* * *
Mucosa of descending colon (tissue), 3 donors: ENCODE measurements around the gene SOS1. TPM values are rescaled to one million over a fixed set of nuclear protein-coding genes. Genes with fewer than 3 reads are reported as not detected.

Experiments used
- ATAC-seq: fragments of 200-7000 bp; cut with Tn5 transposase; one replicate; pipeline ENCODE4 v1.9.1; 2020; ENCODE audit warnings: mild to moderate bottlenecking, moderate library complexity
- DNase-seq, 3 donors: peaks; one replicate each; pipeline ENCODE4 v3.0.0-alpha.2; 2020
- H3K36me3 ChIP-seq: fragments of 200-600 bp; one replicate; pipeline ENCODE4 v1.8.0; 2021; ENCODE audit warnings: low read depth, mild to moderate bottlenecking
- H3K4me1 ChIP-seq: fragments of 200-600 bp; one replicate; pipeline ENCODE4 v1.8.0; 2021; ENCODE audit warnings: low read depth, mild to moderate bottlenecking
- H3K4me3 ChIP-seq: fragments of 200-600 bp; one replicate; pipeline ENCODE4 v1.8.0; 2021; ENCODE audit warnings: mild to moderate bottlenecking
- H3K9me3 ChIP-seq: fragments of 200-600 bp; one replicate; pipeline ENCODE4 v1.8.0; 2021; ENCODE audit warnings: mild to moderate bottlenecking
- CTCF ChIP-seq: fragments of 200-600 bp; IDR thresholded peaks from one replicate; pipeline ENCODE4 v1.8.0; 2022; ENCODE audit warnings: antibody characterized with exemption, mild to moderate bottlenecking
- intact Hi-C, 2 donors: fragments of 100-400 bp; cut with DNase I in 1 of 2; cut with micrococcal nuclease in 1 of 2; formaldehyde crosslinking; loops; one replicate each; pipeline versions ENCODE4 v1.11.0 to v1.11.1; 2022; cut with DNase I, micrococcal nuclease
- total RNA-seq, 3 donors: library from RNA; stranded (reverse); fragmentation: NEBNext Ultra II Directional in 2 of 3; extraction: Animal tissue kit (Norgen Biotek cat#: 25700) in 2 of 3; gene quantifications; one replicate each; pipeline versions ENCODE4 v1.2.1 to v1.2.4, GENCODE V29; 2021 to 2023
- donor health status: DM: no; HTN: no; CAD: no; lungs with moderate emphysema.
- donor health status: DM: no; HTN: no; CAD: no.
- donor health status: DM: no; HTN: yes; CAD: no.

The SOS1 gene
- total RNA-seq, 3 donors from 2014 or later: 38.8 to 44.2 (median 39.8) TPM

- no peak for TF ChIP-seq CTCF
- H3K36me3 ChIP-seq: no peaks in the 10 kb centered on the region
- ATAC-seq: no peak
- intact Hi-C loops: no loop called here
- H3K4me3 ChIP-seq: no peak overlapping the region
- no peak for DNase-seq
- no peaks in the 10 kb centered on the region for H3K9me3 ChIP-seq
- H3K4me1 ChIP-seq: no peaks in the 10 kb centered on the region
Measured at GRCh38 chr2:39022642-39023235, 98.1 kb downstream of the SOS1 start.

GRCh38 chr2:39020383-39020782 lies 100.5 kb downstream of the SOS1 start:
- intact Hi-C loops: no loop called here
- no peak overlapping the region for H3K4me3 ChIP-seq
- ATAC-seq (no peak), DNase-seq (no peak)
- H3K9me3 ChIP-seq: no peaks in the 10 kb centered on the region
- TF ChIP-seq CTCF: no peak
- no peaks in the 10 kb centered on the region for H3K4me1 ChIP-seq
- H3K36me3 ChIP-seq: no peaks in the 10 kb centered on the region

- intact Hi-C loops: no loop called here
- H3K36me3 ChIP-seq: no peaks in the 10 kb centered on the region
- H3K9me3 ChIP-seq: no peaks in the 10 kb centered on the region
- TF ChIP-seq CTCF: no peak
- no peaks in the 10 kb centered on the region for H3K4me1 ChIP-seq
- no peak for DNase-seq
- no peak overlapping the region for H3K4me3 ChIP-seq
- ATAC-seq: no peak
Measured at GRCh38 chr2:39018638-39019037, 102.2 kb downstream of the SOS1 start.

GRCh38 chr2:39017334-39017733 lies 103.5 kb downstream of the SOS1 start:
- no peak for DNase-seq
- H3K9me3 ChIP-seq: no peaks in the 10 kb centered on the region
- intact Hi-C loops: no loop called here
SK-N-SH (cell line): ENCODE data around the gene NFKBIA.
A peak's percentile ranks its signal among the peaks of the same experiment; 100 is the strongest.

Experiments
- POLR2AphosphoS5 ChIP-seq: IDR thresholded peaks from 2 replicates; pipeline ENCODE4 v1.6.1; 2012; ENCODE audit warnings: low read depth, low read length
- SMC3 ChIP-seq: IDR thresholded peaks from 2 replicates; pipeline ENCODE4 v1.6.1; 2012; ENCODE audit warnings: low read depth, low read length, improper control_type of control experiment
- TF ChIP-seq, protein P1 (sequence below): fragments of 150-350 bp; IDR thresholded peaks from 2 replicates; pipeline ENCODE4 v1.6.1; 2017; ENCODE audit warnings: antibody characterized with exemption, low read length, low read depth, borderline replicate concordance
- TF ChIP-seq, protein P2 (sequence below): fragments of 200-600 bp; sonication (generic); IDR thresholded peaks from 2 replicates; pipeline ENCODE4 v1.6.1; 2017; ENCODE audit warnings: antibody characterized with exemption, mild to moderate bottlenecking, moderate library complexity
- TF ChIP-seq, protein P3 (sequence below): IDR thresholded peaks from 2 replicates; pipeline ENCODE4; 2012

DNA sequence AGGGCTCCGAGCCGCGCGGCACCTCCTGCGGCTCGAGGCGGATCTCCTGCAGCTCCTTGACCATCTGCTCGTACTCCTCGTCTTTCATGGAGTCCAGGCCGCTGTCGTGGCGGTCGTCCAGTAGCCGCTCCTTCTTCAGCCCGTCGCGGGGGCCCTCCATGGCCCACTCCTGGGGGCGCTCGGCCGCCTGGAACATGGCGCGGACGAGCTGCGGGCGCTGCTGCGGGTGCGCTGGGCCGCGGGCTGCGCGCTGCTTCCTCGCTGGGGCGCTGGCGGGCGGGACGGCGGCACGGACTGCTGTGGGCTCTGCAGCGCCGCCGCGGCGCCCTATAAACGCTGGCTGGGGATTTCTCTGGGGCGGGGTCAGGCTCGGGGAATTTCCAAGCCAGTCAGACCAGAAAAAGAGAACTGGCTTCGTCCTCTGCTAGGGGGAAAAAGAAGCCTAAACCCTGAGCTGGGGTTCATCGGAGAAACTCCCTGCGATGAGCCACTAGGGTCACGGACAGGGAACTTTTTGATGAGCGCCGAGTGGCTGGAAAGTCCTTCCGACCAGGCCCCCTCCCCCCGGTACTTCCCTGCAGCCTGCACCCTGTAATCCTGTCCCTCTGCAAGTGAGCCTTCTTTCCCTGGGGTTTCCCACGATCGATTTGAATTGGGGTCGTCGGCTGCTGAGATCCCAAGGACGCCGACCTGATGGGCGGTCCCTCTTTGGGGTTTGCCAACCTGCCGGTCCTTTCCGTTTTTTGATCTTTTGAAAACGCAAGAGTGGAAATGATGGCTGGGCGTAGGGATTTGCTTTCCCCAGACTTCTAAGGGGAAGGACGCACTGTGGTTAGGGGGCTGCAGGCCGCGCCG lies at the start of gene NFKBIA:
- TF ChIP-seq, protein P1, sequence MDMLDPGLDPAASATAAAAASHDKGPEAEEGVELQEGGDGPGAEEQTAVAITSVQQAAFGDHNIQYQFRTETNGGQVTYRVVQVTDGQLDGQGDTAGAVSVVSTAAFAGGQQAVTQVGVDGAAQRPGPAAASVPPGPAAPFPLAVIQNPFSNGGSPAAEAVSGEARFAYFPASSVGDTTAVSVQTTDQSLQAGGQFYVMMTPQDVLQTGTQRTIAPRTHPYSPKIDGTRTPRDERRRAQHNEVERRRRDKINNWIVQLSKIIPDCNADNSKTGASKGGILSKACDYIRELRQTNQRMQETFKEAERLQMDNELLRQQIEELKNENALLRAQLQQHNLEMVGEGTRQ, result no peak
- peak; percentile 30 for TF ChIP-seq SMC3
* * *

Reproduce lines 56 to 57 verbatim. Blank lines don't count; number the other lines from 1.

- TF ChIP-seq, protein P1, sequence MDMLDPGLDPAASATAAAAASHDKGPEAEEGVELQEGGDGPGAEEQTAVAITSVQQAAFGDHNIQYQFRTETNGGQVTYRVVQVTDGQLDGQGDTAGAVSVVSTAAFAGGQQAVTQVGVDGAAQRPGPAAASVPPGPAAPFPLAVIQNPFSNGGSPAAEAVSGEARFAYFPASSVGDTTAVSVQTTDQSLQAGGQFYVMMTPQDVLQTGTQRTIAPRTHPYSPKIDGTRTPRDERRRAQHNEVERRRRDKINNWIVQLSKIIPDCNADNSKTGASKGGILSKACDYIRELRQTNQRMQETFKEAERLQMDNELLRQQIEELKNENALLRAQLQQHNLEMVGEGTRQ, result no peak
- peak; percentile 30 for TF ChIP-seq SMC3